• React with calm reassurance. The person may be acting out because he or she feels uncomfortable, insecure, or overwhelmed by noise (such as in a public place).

People With Alzheimer’s May Yearn to Be Touched

Monday, August 4th, 2014

Research has consistently shown that touch can be beneficial to people living with Alzheimer’s. For example, scientists at UCLA studied the physiologic effect of touch. They concluded that touch can dampen symptoms of the disease. Specifically, they found that it decreases stress, increases the relaxation response and decreases anxiety.

An article by D. L. Wood and M. Diamond, published in the journal, Biological Research Nursing, discusses a study in which subjects with Alzheimer’s received treatment with therapeutic touch for five to seven minutes twice a day for three days. There was a significant decrease in overall agitated behavior and in two specific behaviors – vocalization and pacing or walking – during treatment and 11 days of a post-treatment period.

Another article, by Rand L. Griffin and Evelyn Vitro, published in the American Journal of Alzheimer’s Disease and Other Dementias, presented results of an observational study conducted at the Alzheimer’s Resource Center of Connecticut.

The study found that “following treatments of therapeutic touch, patients demonstrated visible signs of well-being and relaxation – often leading to sleep. Staff also found therapeutic touch a way to positively forge emotional connections with patients who are verbally uncommunicative and who suffer from varying degrees of dementia.”

So if you aren’t regularly expressing affection by touching your loved one with Alzheimer’s, try it the next time you are with him or her. You may be pleasantly surprised at the response you get.

 

 

 

Could Your Family Benefit From Family Therapy?

Tuesday, July 29th, 2014

Conflicts can arise when a family member has Alzheimer’s. Carole Larkin, a geriatric care manager in the Dallas area, says that 30% of her family clients experience conflict. And she says that is doubled for blended families. Most conflict centers around what type of care should be provided to the person with Alzheimer’s. Other arguments typically involve money and facility placement.

According to an article on the Mayo Clinic website, family therapy is “a type of psychological counseling done to help family members improve communication and resolve conflicts.”

The Mayo Clinic article states, “Family therapy can be useful in any family situation that causes stress, grief, anger or conflict.” Having a family member with Alzheimer’s usually causes all of those.

The article continues, “It can help you and your family members understand one another better and bring you closer together. Family therapy sessions can teach you skills to deepen family connections and get through stressful times, even after you’re done going to therapy sessions.”

Conflict is to be expected even in the best of families, and this can increase if one member has a serious disease, such as Alzheimer’s, that requires extensive caregiving.

So how do you know if professional counseling could be needed for your family? I would suggest you consider it if at least one family member’s mental health and daily functioning are being seriously affected by the strife.

Another sign – and an important one – that outside help is needed would be if the constant bickering is negatively impacting the quality of care being provided to the person with Alzheimer’s.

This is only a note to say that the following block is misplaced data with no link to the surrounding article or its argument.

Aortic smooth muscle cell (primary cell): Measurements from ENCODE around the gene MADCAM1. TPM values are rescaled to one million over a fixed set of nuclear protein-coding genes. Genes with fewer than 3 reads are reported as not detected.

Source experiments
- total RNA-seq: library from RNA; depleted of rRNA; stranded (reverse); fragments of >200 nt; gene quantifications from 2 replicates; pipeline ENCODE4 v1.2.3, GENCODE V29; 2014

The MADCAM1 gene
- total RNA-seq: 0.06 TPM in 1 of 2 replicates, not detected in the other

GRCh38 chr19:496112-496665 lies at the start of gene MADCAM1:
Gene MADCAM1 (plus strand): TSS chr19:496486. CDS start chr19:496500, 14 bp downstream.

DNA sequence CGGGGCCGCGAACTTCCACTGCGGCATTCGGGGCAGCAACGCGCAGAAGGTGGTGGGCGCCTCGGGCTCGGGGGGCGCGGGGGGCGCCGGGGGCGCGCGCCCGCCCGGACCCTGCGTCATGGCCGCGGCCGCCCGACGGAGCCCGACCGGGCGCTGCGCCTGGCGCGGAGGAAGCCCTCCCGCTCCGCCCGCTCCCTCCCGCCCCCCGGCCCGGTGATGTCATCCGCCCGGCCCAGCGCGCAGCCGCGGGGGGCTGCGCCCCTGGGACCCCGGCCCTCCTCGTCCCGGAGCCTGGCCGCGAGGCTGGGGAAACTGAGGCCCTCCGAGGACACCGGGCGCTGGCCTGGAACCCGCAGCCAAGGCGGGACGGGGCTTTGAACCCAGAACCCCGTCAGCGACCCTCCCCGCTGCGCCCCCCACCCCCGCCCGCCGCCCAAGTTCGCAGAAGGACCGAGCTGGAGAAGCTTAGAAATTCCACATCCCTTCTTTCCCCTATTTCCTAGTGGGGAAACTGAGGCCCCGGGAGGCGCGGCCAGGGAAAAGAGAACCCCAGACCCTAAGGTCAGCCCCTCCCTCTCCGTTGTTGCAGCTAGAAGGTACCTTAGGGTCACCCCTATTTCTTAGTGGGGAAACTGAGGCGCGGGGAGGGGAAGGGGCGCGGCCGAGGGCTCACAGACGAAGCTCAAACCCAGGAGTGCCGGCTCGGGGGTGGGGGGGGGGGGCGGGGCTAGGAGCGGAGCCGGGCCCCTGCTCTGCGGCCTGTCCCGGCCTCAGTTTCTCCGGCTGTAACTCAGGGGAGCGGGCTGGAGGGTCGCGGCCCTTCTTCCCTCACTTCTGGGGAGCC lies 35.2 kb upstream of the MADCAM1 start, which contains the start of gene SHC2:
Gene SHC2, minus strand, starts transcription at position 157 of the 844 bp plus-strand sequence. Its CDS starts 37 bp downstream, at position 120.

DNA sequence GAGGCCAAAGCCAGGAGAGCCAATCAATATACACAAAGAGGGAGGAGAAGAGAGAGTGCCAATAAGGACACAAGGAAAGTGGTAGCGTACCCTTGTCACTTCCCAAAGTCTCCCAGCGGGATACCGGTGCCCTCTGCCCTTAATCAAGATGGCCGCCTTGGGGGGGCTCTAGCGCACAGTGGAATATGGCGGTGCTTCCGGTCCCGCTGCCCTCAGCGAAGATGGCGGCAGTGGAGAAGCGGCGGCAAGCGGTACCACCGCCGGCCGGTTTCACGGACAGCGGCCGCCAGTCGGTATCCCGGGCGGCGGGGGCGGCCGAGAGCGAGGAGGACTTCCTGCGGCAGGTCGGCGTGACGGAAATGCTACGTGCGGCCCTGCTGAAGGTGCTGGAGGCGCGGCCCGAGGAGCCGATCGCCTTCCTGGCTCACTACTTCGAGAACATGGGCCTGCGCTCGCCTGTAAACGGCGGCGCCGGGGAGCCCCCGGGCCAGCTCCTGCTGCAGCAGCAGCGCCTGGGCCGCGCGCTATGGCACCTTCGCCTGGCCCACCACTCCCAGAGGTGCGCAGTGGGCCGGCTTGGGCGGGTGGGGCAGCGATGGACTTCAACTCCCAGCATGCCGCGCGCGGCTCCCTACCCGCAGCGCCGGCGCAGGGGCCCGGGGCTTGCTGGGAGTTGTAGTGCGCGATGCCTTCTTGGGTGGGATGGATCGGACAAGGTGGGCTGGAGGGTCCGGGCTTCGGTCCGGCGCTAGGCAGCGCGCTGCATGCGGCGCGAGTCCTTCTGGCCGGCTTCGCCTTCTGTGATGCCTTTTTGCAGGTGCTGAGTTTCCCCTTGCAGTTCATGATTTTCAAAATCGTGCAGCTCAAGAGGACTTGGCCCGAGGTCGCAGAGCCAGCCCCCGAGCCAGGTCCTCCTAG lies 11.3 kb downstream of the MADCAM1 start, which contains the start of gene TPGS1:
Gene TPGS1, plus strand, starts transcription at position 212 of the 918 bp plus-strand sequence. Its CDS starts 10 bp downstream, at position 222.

What If Some Family Members Refuse to Participate? Don’t be surprised if some family members flat out refuse to take part. And don’t be surprised if it’s the one(s) considered by others to be the source of much of the conflict.

You might try having their primary care provider, clergy person, or lawyer speak to them about it. Sometimes people pay more attention to someone outside the family.

If they still refuse, the other family members can go ahead without them. The therapy may still be helpful to the ones who do go, and it may help them better cope with the one who won’t attend the sessions.

Could a Therapist Help You? When to Consider Getting Professional Help

Friday, July 25th, 2014

Some Indications You Might Benefit From Seeing a Therapist: There are several situations in which people can benefit from therapy. Two important ones for Alzheimer’s caregivers are:  When you feel overwhelmed by your stress or  when you are seriously depressed.

Let’s look at each of these in a little more detail.

Stress: The Alzheimer’s Association lists the following as symptoms of caregiver stress:

  1. Denial
  2. Anger
  3. Social withdrawal
  4. Anxiety
  5. Depression
  6. Exhaustion
  7. Sleeplessness
  8. Irritability
  9. Lack of concentration
  10. Health problems

Depression: Some of the symptoms of depression are the same as those for stress. The Alzheimer’s Association lists the following symptoms of depression:

  1. Becoming easily agitated or frustrated
  2. Feelings of worthlessness or guilt
  3. Feelings of hopelessness
  4. Thought of death, dying or suicide
  5. Disturbed sleep
  6. Fatigue or loss of energy
  7. Loss of interest or pleasure in usual activities
  8. Difficulty thinking or concentrating
  9. Changes in appetite or weight
  10. Physical symptoms that do not respond to treatment, such as headaches, digestive disorders and pain.

Everyone knows that Alzheimer’s caregiving is almost always stressful and depressing. Virtually EVERY caregiver has more than one of the above symptoms. So how do you know if you could benefit from professional help? I would suggest you consider it whenever you have one or more of the above symptoms, they are significantly interfering with your daily life, and nothing else has helped (such as a support group, group therapy, respite care, pastoral counseling, etc.)

Some Examples of Specific Ways a Therapist Can Help You: Therapists can help people in many ways. Three important ones for Alzheimer’s caregivers are:

  1. Help you overcome your denial and come to terms with your situation
  2. Help you manage your depression better (if you are depressed)